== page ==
Achieving replicative immortality is a crucial step in tumorigenesis and requires both bypassing cell cycle checkpoints and the extension of telomeres, sequences that protect the distal ends of chromosomes during replication. In the majority of cancers this is achieved through the enzyme telomerase, however a subset of cancers instead utilize a telomerase-independent mechanism of telomere elongation-the Alternative Lengthening of Telomeres (ALT) pathway. Recent work has aimed to decipher the exact mechanism that underlies this pathway. To this end, this pathway has now been shown to extend telomeres through exploitation of DNA repair machinery in a unique process that may present a number of druggable targets. The identification of such targets, and the subsequent development or repurposing of therapies to these targets may be crucial to improving the prognosis for many ALT-positive cancers, wherein mean survival is lower than non-ALT counterparts and the cancers themselves are particularly unresponsive to standard of care therapies. In this review we summarize the recent identification of many aspects of the ALT pathway, and the therapies that may be employed to exploit these new targets.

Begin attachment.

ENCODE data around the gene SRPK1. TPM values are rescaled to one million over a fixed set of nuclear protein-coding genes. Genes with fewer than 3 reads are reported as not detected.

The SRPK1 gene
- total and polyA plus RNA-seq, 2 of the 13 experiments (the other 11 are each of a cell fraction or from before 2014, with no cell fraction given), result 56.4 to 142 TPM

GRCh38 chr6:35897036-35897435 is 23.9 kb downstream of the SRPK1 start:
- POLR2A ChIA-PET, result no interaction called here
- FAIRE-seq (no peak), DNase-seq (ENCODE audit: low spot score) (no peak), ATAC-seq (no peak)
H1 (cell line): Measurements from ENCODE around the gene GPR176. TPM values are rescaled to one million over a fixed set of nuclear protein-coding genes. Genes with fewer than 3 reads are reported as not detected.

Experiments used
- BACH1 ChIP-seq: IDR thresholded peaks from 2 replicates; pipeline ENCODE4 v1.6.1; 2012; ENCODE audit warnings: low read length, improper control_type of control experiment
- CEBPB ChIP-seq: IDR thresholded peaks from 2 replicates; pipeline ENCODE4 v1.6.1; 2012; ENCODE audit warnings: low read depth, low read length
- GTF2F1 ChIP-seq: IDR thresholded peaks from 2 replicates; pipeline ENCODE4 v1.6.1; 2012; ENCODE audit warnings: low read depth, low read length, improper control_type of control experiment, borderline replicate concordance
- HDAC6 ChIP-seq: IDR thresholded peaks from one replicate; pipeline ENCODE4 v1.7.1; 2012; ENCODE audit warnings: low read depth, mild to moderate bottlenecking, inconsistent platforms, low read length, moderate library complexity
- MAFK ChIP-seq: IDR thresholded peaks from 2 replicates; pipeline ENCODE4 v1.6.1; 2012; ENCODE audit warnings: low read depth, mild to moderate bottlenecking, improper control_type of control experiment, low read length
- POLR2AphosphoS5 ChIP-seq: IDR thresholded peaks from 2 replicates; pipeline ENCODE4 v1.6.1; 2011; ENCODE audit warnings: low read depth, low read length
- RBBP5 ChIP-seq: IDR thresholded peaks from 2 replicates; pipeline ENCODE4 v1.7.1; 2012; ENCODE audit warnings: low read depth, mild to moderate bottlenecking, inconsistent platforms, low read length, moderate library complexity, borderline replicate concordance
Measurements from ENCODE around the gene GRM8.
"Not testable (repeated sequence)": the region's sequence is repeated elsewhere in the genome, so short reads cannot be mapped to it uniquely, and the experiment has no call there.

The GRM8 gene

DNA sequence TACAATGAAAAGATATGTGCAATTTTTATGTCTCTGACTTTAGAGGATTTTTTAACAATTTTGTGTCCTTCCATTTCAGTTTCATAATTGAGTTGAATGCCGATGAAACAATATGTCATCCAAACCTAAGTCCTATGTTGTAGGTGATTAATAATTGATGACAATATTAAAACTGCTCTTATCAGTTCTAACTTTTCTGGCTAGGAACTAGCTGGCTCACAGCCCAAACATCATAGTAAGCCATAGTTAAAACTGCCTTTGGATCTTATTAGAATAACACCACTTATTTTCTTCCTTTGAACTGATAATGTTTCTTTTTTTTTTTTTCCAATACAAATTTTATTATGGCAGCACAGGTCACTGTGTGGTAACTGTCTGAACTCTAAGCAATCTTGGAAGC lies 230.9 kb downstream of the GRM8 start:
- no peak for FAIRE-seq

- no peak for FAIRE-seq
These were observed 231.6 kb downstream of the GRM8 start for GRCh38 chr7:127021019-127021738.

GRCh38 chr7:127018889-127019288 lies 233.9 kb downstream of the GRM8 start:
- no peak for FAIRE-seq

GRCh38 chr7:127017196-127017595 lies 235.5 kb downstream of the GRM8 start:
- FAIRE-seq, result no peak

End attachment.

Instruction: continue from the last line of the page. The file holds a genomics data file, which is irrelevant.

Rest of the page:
ATRX, G-quadruplexes, R-loops, Rad52, alternative lengthening of telomeres, break induced replication, telomeres